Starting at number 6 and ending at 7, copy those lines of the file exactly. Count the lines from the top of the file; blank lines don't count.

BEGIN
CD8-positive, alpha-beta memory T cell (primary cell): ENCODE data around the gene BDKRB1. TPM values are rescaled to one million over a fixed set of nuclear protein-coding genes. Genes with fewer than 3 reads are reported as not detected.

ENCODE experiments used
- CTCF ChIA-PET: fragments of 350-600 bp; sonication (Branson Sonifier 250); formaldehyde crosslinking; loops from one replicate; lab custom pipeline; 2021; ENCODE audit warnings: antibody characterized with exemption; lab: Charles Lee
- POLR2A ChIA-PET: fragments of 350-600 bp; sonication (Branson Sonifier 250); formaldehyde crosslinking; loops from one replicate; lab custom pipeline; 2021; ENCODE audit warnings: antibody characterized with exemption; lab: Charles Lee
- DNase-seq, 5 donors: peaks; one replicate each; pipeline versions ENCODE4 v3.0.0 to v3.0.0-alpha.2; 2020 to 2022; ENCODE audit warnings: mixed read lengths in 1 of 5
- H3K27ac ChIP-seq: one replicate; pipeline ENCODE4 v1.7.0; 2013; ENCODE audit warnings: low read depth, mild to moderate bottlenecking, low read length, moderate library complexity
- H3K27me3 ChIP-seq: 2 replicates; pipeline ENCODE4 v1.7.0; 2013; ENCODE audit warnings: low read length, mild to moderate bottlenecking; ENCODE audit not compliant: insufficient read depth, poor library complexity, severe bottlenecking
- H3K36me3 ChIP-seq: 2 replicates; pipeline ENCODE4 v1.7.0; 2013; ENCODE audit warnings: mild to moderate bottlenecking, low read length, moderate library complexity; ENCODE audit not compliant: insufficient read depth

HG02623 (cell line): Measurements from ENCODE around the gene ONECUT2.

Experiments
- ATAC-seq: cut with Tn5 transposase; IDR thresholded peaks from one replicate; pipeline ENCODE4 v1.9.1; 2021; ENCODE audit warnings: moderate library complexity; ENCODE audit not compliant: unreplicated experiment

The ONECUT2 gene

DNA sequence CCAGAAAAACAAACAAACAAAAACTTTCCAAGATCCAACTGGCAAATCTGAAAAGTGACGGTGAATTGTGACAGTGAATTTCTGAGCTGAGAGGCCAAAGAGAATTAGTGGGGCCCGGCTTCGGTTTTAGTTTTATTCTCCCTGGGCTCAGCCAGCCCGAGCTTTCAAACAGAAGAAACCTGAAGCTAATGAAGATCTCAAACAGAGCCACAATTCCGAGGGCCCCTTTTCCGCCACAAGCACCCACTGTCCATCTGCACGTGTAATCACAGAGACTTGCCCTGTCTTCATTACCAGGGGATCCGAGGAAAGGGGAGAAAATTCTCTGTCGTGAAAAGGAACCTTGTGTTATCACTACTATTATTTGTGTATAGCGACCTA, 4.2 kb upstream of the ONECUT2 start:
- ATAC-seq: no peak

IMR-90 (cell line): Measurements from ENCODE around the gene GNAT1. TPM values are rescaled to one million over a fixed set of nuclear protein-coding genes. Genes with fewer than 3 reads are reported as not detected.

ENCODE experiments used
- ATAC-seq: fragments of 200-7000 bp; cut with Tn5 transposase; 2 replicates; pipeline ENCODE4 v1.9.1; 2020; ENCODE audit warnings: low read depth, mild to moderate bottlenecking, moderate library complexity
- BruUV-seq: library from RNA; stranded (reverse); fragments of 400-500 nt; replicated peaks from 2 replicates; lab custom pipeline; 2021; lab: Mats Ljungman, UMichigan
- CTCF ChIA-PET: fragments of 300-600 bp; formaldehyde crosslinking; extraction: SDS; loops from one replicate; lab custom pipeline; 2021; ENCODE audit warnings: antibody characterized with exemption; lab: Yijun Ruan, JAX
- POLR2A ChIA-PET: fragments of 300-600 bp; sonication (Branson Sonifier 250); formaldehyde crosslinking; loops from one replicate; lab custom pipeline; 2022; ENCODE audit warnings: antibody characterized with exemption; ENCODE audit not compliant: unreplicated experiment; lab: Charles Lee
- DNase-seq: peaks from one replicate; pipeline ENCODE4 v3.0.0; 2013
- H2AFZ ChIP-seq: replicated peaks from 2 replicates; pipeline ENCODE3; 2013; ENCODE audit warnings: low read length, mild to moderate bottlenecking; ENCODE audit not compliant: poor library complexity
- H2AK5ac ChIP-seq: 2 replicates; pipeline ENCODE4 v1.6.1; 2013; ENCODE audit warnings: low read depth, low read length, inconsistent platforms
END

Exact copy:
- H3K27ac ChIP-seq: one replicate; pipeline ENCODE4 v1.7.0; 2013; ENCODE audit warnings: low read depth, mild to moderate bottlenecking, low read length, moderate library complexity
- H3K27me3 ChIP-seq: 2 replicates; pipeline ENCODE4 v1.7.0; 2013; ENCODE audit warnings: low read length, mild to moderate bottlenecking; ENCODE audit not compliant: insufficient read depth, poor library complexity, severe bottlenecking